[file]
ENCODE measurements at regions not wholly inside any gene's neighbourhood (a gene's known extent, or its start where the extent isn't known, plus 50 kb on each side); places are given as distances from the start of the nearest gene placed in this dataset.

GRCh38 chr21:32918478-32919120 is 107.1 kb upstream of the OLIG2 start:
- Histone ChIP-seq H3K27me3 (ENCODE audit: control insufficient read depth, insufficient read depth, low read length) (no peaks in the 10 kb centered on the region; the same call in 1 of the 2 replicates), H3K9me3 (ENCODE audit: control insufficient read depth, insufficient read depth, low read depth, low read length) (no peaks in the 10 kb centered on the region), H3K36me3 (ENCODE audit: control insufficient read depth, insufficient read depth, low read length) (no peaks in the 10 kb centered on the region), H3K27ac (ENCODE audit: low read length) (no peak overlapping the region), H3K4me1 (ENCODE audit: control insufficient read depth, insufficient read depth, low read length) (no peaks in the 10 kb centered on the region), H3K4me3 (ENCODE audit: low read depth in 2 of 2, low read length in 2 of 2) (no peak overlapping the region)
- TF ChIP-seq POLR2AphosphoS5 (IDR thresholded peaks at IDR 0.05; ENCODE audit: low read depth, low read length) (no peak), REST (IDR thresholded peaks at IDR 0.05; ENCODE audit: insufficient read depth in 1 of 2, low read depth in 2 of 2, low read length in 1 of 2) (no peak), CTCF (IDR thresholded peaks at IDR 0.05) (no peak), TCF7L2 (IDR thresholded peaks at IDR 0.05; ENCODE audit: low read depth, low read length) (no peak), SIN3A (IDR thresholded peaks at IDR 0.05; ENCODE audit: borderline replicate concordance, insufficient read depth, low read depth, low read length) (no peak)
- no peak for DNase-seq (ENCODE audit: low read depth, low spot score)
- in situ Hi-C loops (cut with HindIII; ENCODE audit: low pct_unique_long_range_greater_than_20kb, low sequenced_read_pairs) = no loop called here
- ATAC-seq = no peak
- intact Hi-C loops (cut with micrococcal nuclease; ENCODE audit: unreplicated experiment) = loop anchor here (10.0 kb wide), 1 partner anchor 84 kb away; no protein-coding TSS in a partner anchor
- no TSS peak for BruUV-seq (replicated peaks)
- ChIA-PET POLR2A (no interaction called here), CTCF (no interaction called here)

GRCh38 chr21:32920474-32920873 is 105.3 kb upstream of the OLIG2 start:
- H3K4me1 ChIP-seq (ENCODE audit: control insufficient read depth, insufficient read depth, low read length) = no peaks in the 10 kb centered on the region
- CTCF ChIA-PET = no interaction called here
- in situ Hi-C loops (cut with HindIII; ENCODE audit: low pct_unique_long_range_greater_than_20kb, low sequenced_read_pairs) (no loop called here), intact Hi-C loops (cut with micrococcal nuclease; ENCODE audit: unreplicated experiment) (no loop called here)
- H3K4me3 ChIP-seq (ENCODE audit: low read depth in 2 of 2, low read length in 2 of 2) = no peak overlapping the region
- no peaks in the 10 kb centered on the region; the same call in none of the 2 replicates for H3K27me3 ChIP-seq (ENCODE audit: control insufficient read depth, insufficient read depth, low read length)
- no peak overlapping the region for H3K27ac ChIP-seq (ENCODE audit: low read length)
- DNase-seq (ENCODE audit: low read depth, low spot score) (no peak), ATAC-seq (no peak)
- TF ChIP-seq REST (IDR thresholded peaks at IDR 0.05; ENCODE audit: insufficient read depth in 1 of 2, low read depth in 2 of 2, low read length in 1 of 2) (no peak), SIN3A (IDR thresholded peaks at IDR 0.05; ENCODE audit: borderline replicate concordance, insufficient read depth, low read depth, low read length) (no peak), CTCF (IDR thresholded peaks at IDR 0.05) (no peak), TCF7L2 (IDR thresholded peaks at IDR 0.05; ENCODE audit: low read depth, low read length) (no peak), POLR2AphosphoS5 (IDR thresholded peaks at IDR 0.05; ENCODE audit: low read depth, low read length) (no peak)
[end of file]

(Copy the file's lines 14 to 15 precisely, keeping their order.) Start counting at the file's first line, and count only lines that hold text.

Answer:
- in situ Hi-C loops (cut with HindIII; ENCODE audit: low pct_unique_long_range_greater_than_20kb, low sequenced_read_pairs) (no loop called here), intact Hi-C loops (cut with micrococcal nuclease; ENCODE audit: unreplicated experiment) (no loop called here)
- H3K4me3 ChIP-seq (ENCODE audit: low read depth in 2 of 2, low read length in 2 of 2) = no peak overlapping the region